Brooke Emerling, Ph.D.
Brooke Emerling's Research Focus
Research in the Emerling Lab is focused on understanding key signaling and metabolic pathways involved in the regulation of cellular function under pathological conditions such as cancer. Our research program centers around dissecting the roles of the family of non-canonical phosphatidylinositol kinases, called the phosphatidylinositol-5-phosphate 4-kinases (PI5P4Ks), in cancer metabolism using a multi-disciplinary approach integrating human, mouse, and worm models. Currently, a major research project in the Emerling Lab is determining the role of the PI5P4Ks in p53 mutant cancers, especially the triple-negative breast cancer subgroup where targeted therapies have not been effective.
Brooke Emerling's Bio
Emerling received her B.A. from the University of California Santa Cruz and her Ph.D. in molecular and cellular biology from Northwestern University. Emerling did her postdoctoral training at Harvard Medical School. She then became an Instructor of Cancer Biology in Medicine at Weill Cornell Medical College in New York City, where she continued her research on lipid kinase signaling and cancer metabolism. In August 2016, Brooke joined the faculty at SBP Medical Discovery Institute as an Assistant Professor in the Cancer Metabolism and Signaling Networks Program.
Funding Awards and Collaborative Grants
Breast Cancer Research Foundation - AACR Career Development Award for Translational Breast Cancer Research
Mary Kay Foundation Innovative Translational Grant Award
Department of Defense Breast Research Program Breakthrough Award
Honors and Recognition
2014: NextGen Star – AACR Early-Career Speaker Award
2013-2016: Mastercard Ajay Banga Scientist Award
2013: AACR – Aflac Travel Fellowship Award
Phosphatidylinositol-5-Phosphate 4-Kinases Regulate Cellular Lipid Metabolism By Facilitating Autophagy.
Lundquist MR, Goncalves MD, Loughran RM, Possik E, Vijayaraghavan T, Yang A, Pauli C, Ravi A, Verma A, Yang Z, Johnson JL, Wong JCY, Ma Y, Hwang KS, Weinkove D, Divecha N, Asara JM, Elemento O, Rubin MA, Kimmelman AC, Pause A, Cantley LC, Emerling BM
Mol Cell 2018 May 3 ;70(3):531-544.e9
The Lipid Kinase PI5P4Kβ Is an Intracellular GTP Sensor for Metabolism and Tumorigenesis.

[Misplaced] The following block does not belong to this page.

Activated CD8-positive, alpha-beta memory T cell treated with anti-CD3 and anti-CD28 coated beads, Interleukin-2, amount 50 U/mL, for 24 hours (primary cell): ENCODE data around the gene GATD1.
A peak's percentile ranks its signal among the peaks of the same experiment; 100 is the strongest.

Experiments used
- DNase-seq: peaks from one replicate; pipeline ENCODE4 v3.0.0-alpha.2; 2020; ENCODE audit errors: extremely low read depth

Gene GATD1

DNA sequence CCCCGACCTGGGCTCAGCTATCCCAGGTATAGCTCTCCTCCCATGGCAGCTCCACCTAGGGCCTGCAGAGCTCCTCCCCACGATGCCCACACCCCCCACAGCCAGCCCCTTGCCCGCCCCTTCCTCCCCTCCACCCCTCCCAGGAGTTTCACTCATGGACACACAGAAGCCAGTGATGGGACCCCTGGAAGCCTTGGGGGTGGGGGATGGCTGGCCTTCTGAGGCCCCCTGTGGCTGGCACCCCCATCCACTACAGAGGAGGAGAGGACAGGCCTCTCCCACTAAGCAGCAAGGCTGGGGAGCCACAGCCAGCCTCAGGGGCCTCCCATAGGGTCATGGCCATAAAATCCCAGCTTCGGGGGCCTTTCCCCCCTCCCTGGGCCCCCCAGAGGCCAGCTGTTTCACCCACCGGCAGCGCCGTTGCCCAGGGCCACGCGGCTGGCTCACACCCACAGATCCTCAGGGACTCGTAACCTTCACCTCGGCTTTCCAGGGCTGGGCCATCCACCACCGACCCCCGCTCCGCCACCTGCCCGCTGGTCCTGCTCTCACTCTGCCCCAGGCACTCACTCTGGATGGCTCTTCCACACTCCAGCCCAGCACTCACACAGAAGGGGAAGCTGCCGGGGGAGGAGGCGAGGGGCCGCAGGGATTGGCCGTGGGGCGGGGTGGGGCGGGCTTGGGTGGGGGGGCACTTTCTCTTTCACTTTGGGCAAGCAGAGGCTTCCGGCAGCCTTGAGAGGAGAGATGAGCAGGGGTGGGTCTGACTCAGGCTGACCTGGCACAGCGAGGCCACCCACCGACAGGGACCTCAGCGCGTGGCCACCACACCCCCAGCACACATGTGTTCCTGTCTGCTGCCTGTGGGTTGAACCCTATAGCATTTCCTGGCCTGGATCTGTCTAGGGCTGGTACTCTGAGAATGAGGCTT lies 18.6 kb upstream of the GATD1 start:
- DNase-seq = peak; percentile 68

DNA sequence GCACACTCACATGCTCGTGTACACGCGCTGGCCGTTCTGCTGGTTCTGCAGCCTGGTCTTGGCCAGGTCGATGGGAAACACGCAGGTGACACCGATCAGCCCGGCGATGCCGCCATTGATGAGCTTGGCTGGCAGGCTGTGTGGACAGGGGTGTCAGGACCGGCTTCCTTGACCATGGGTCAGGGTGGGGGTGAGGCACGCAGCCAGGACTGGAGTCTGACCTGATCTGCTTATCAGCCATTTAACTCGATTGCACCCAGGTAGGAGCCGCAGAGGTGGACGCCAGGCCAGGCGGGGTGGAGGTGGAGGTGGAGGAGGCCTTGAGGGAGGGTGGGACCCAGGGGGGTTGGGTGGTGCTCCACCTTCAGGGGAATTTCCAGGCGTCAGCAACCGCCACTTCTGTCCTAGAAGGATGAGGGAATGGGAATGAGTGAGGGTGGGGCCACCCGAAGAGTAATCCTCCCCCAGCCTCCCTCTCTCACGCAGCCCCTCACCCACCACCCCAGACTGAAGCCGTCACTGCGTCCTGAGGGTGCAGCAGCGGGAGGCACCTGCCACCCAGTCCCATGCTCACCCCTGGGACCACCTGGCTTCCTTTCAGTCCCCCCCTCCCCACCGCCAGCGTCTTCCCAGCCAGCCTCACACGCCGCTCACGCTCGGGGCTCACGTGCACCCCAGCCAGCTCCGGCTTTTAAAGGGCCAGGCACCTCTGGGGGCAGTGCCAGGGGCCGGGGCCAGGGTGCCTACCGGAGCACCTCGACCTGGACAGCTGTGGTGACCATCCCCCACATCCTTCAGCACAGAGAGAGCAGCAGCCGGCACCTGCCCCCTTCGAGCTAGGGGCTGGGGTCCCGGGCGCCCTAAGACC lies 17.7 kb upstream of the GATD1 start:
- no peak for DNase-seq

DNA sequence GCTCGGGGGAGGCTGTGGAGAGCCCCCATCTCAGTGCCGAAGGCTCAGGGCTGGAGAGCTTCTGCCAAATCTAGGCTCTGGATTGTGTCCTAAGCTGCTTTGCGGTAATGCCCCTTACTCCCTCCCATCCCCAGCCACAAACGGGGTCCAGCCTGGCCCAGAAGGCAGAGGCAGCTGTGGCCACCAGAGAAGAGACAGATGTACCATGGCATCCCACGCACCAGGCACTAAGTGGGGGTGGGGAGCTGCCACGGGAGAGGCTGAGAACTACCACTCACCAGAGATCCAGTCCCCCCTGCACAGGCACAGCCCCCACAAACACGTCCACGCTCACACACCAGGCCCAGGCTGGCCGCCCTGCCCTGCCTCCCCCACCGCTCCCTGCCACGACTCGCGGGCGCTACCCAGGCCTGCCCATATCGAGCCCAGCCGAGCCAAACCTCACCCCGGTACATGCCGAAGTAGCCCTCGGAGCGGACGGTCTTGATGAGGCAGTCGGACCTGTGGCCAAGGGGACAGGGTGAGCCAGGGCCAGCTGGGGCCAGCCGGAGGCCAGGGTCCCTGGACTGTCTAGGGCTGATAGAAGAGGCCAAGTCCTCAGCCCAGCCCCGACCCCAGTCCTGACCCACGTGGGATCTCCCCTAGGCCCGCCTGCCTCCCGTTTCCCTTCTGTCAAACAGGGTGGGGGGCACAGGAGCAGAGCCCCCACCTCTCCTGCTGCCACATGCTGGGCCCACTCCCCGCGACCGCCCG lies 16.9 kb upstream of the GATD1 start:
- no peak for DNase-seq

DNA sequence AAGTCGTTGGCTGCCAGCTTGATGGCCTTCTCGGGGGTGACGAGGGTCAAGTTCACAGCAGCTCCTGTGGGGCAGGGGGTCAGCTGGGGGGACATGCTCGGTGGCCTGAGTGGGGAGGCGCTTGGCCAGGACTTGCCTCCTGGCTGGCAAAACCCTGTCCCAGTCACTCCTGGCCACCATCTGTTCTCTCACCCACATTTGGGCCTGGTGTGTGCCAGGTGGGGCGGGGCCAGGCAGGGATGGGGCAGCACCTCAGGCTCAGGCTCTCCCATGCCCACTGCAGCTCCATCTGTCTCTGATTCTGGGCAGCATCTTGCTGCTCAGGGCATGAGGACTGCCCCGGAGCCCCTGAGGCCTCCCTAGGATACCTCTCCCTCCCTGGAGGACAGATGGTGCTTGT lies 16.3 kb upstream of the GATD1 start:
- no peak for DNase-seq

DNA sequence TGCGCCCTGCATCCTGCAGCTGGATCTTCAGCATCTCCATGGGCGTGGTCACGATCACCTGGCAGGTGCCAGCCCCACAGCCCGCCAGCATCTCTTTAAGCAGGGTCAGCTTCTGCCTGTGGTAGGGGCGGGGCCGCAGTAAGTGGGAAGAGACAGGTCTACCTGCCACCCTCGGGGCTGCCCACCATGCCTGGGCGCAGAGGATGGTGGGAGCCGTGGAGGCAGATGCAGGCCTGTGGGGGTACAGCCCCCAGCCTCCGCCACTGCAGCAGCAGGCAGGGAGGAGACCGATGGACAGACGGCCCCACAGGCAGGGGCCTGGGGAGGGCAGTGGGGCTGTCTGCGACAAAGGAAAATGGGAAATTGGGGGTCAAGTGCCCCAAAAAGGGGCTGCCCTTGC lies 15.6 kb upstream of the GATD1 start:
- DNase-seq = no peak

Sumita K, Lo YH, Takeuchi K, Senda M, Kofuji S, Ikeda Y, Terakawa J, Sasaki M, Yoshino H, Majd N, Zheng Y, Kahoud ER, Yokota T, Emerling BM, Asara JM, Ishida T, Locasale JW, Daikoku T, Anastasiou D, Senda T, Sasaki AT
Mol Cell 2016 Jan 21 ;61(2):187-98
Depletion of a putatively druggable class of phosphatidylinositol kinases inhibits growth of p53-null tumors.
Emerling BM, Hurov JB, Poulogiannis G, Tsukazawa KS, Choo-Wing R, Wulf GM, Bell EL, Shim HS, Lamia KA, Rameh LE, Bellinger G, Sasaki AT, Asara JM, Yuan X, Bullock A, Denicola GM, Song J, Brown V, Signoretti S, Cantley LC
Cell 2013 Nov 7 ;155(4):844-57
PI5P4Kα supports prostate cancer metabolism and exposes a survival vulnerability during androgen receptor inhibition.
Triscott J, Reist M, Küng L, Moselle FC, Lehner M, Gallon J, Ravi A, Arora GK, de Brot S, Lundquist M, Gallart-Ayala H, Ivanisevic J, Piscuoglio S, Cantley LC, Emerling BM, Rubin MA
Sci Adv 2023 Feb 3 ;9(5):eade8641
PIP kinases: A versatile family that demands further therapeutic attention.
Llorente A, Arora GK, Grenier SF, Emerling BM
Adv Biol Regul 2023 Jan ;87:100939
Beyond PI3Ks: targeting phosphoinositide kinases in disease.
Burke JE, Triscott J, Emerling BM, Hammond GRV
Nat Rev Drug Discov 2022 Nov 14 ;:1-30
Endogenous spacing enables co-processing of microRNAs and efficient combinatorial RNAi.
Amen AM, Loughran RM, Huang CH, Lew RJ, Ravi A, Guan Y, Schatoff EM, Dow LE, Emerling BM, Fellmann C
Cell Rep Methods 2022 Jul 18 ;2(7):100239
Crucial Players for Inter-Organelle Communication: PI5P4Ks and Their Lipid Product PI-4,5-P(2) Come to the Surface.
Ravi A, Palamiuc L, Emerling BM
Front Cell Dev Biol 2021 ;9:791758
Mechanistic roles of mutant p53 governing lipid metabolism.
Loughran RM, Emerling BM
Adv Biol Regul 2022 Jan ;83:100839